“They open the turbine to see what has gone wrong, and find a load of debris inside and the blades inside the turbine snapped.

“They realise these turbines have to be taken out and delivered to Clydebank for repair. It's not going to take a few weeks, it will take months.”

Reports of the incident – not helped by the presence of around 200 Clydebank workers still bustling away below decks trying to complete work – were scathing.

“One headline said ‘Ship of shame’,” recalls Johnston. “It was awful.”

John Rannie, 6ft 2in, 16 stone of hammer-wielding muscle, born a mere 400 yards from John Brown’s shipyard gates and who had risen from apprentice to become managing director, wore his gaffers’ bowler hat with pride.

Having built countless ships on the Clyde, he had postponed retirement to see his pride and joy, QE2, safely to sea and was widely tipped for a knighthood for his efforts.

“He was a Clydebank man, dyed in the wool, hugely respected,” says Johnston. “I can’t emphasise enough how highly regarded he was.

“He was at retirement age and had agreed to stay on to see the ship completed. But there is a furious row and he’s pretty much fired on the spot.”

With Rannie’s retirement suddenly brought forward and New Year's Honours CBE instead of that anticipated knighthood, relations between John Brown’s and Cunard plunged fresh depths, with cruises cancelled, costs mounting and outrageous suggestions that the Clydebank yard wasn't capable of handling the repairs.

And they would hit rock bottom with a shock declaration from Cunard that they would not accept delivery of the showpiece vessel, branding her below design standard.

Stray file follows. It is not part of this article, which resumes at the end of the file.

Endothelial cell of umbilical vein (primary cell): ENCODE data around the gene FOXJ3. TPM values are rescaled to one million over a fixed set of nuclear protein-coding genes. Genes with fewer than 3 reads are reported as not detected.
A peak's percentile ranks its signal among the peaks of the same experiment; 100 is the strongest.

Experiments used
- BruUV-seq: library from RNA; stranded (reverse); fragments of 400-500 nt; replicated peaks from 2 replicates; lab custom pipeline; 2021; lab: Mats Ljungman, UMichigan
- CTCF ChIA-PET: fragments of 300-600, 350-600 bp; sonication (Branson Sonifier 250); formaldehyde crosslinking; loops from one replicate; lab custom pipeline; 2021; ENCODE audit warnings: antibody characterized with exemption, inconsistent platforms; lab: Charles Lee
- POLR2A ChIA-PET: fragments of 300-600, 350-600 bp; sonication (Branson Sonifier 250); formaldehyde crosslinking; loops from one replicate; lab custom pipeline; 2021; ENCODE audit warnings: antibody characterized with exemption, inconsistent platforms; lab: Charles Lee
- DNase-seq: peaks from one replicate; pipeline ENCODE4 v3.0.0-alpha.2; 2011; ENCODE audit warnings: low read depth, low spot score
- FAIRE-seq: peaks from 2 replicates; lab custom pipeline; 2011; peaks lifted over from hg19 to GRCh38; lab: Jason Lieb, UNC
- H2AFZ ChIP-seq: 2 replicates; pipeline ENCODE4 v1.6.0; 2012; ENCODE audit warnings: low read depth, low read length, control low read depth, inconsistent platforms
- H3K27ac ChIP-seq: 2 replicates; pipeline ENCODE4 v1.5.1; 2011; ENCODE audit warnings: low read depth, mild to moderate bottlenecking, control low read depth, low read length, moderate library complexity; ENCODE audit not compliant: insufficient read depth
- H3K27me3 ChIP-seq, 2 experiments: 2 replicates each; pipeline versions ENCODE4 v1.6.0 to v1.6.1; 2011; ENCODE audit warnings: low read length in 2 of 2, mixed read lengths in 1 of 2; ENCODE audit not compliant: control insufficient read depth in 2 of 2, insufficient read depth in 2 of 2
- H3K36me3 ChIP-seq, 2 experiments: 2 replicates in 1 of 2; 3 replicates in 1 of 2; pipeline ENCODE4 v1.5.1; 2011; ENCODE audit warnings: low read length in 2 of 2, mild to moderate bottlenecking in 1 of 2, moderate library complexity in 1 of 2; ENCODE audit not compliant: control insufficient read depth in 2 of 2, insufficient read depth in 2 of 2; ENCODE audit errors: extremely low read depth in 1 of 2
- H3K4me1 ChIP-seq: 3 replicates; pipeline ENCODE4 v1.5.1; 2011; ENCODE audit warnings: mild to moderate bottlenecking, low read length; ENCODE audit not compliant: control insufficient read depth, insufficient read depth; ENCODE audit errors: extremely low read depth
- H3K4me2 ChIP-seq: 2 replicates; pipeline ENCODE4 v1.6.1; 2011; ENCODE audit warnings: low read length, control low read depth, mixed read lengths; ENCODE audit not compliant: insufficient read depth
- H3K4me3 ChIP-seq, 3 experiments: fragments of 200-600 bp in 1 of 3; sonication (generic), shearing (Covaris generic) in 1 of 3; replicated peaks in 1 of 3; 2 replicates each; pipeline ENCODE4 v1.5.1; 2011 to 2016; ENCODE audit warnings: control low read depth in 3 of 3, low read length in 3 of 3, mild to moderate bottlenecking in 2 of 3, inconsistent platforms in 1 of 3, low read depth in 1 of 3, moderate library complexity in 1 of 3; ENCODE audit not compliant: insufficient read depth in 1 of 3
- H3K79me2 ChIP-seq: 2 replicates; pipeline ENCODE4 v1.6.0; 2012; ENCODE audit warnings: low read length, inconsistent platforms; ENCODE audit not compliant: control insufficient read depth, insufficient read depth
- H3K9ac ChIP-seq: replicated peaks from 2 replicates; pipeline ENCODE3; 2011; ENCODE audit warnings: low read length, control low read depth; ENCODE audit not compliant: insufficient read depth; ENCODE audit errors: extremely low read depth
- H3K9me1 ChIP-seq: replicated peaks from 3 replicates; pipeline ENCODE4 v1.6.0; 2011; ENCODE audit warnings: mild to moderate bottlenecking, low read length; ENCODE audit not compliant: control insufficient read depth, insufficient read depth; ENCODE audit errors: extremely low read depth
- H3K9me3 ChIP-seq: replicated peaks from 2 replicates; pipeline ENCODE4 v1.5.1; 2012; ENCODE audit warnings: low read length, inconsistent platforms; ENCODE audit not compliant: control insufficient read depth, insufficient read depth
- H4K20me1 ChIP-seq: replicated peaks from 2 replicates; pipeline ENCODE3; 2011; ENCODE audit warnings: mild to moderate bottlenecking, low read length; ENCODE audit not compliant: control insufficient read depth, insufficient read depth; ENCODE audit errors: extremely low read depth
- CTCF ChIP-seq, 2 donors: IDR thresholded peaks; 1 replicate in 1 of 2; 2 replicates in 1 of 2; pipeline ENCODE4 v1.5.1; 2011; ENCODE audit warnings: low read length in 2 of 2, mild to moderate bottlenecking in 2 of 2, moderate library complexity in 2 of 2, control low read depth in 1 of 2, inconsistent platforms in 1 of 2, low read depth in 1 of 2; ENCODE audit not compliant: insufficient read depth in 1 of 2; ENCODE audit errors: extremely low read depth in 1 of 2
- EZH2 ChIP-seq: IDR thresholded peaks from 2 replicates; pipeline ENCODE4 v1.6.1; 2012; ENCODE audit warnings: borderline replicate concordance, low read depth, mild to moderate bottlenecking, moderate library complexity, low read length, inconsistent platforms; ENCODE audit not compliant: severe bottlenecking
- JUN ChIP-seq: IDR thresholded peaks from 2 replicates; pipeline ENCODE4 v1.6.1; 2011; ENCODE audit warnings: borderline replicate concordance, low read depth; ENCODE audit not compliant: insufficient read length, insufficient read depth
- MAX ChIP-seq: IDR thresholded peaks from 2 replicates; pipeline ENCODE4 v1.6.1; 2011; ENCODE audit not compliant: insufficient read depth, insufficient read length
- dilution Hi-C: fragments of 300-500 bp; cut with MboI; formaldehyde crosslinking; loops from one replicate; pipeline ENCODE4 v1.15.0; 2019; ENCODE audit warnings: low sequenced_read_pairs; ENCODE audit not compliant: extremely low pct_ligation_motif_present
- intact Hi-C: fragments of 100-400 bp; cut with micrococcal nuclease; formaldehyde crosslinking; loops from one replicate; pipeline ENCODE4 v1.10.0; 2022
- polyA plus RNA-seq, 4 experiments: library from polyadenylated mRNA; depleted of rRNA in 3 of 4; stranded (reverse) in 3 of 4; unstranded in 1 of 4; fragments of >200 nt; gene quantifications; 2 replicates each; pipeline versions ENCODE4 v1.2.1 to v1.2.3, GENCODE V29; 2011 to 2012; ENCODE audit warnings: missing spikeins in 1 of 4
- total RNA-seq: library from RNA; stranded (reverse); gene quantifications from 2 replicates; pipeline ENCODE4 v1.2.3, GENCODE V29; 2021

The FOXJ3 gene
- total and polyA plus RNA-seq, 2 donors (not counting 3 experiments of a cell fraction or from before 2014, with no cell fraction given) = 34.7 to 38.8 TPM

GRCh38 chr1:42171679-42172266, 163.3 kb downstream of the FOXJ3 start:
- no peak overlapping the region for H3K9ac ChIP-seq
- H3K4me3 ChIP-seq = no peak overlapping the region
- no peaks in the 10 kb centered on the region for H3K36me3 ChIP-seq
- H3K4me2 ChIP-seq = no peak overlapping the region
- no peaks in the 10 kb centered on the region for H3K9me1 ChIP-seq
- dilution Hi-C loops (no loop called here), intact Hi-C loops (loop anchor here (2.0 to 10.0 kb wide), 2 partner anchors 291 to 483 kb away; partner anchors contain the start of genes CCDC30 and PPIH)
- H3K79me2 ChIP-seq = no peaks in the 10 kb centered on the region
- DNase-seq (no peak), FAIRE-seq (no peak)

“Relations deteriorated significantly and there was no formal communication unless through lawyers - that is how bad it got,” says Johnston.

With questions in the House of Commons and a personal trip to Clydebank from Tony Benn, the then Minister of Technology, the fine name of John Brown’s was under threat of being tarnished forever.

And, points out Johnston, that was entirely unfair.

“What had happened was nothing to do with the shipyard,” he says. “And it was all to do with the design of the turbines.”

The turbines had been designed by Parsons & Pametrada, a specialist company initially based in Newcastle which had transferred to Clydebank for the work on QE2.

“The design for QE2 was a one-off, and could only be tested at sea,” says Johnston. “The problem was diagnosed by John Brown’s engineering team. To redesign and refit the turbines took months.”

It would be April 1969 before QE2 would complete a short cruise to Las Palmas – four months after what was supposed to be her first glittering Christmas cruise - and the following month before her official maiden voyage to New York.

Eventually those troublesome steam turbines would be replaced and QE2 would emerge as a diesel-electric powered ship after a 1986 refit at a German shipyard.

During her sea life, she would go on to log more than five million miles at sea, before her last day in open waters ten years ago this week (26 Nov 2008) as she headed to her retirement home of Dubai.

Today a plush floating hotel, her sea trials mishaps are long forgotten, the stain which they threatened to leave on the proud history of shipbuilding on the Clyde has faded, along with the towering cranes and thousands of jobs.

“You’d think having just built the most fabulous ocean liner in the world, the yard would be well placed to win other contracts,” add Johnston. “But John Brown’s days as a shipyard were numbered. It lasted just two more years after QE2.”

Still, 50 years on from her most challenging episode, there is comfort for all associated with her construction, says Johnston.

“She was and is a beautiful ship, a design masterpiece and the very best of British.

“It’s testimony to the skills of Clydebank, that she is still in existence today.”